In 1933, a 21-year-old Swiss man set off from his home in Canton Thurgau to walk to Africa. He passed through mainland Italy, stopping at Capri and Positano, before proceeding on to Palermo, where he embarked on a ship to Tunis. Walking and hitching lifts in lorries, he travelled from Tunisia to Morocco. In Algeria, he saw the desert and stopped at the oasis of Biskra before heading farther south to the city of Touggourt. During this journey — followed by another four between 1949 and 1952 — he created a reportage of outstanding beauty and his pictures are currently on display at Lugano's Villa Ciani.
Peter W. Häberlin (1912-1953) was an unusual man. Family duty initially pushed him into an apprenticeship as a pastry maker but, after doing his military service, he realised that his homeland, Switzerland, was too small for him and photography became his future.
After returning home following his first trip, Häberlin studied sculpture and photography in Hamburg before World War II forced him to move to Zurich and its applied arts school. There, he studied under Hans Finsler, who organised the Zurich school's photography course in 1932 and ran it until 1957.
After leaving the school, Häberlin started contributing to Zurich-based magazine Du, which at the time was publishing photographs by Werner Bischof, René Groebli and Otto Pfenniger. Although marked by prolonged absences, this job is the only one that has left specific traces in his archives — an indication of his restlessness.
Only in the travel dimension did Häberlin feel complete and, as Alessia Borellini explains in one of the exhibition's catalogue essays, his nomadic existence has a dual significance: "There is, of course, the physical journey that prompted Häberlin to travel the routes in the Algerian desert at least five times during his lifetime, but there is also his inner journey on which he sometimes followed similar trajectories, sometimes advancing and then going back over experiences, feelings and thoughts — because an inner journey is, by definition, free from constraints of time and space."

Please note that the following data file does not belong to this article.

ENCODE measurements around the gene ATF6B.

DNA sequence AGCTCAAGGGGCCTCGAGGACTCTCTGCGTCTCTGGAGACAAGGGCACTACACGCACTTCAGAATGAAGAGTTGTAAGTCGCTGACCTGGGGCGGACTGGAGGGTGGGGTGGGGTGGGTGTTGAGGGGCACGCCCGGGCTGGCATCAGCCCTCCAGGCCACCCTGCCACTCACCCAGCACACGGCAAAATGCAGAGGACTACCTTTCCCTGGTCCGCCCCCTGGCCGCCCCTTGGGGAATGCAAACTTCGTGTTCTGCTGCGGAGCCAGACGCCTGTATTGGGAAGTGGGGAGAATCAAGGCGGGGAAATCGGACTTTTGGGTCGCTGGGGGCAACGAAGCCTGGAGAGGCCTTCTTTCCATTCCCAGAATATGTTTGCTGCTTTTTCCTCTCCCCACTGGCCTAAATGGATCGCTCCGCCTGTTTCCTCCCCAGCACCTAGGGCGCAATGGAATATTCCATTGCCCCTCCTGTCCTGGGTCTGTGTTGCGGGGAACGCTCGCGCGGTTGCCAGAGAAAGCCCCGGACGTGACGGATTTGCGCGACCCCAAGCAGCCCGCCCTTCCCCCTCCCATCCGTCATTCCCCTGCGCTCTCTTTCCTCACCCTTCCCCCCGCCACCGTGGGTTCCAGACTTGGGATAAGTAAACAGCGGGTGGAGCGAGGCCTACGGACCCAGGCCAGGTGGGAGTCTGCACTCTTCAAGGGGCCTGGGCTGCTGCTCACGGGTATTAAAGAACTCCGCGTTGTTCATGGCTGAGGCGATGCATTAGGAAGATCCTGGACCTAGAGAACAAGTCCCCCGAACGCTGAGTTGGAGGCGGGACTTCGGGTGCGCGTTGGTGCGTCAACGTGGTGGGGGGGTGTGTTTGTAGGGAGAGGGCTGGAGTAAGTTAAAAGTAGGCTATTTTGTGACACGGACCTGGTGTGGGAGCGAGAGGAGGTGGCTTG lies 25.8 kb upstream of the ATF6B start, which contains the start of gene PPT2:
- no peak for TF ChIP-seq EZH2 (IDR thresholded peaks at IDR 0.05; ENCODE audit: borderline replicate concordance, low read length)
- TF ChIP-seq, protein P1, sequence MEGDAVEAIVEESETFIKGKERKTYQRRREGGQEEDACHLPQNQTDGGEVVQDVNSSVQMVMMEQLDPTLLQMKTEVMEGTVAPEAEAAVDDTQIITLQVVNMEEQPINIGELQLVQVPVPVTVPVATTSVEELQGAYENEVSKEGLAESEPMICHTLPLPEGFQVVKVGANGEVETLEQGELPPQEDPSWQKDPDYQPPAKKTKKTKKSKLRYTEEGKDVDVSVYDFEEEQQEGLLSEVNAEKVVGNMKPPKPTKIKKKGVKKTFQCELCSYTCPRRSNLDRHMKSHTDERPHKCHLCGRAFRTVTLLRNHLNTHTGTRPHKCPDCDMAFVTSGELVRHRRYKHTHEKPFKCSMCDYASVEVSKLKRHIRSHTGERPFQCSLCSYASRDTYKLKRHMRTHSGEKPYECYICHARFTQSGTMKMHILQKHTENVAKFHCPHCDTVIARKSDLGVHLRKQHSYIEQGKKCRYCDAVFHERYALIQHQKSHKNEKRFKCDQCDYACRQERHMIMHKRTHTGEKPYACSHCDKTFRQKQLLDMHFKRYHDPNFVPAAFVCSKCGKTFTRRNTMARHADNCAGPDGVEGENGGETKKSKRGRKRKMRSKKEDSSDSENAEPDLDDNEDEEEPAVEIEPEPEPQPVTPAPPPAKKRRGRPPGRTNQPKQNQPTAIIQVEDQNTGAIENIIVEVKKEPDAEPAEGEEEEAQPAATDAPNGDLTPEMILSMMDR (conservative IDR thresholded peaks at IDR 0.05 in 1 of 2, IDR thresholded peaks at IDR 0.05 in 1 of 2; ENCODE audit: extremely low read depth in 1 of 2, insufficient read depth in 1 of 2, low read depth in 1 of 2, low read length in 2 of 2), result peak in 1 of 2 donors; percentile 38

As you can imagine, this Swiss photographer had little interest in the systematic pursuit of professional success, at least as it is normally seen by many. Häberlin's work would never have come to light had Yallah not been published in 1956, three years after his premature death at just 41 years of age. This photographic essay of pictures taken on his African travels contained a text by the American writer Paul Bowles, author of The Sheltering Sky . The New Yorker published a review of Yallah in 1957, remarking how these were the images of a Swiss man who had died in 1953 at the age of 41 and who was undoubtedly one of the great photographers of his time.
The Sahara. Peter W. Häberlin. Fotografie 1949-1952 exhibition pays tribute to the concept of the journey and should not to be missed, featuring 128 unique B/W pictures that combine views of the Sahara desert with villages in northern Cameroon and domed tombs in central Algeria. Häberlin's most intense images, however, are the portraits of children and young women. Laura Bossi
Through 10 March 2013
Sahara. Peter W. Häberlin. Fotografie 1949-1952
Villa Ciani, Parco Civico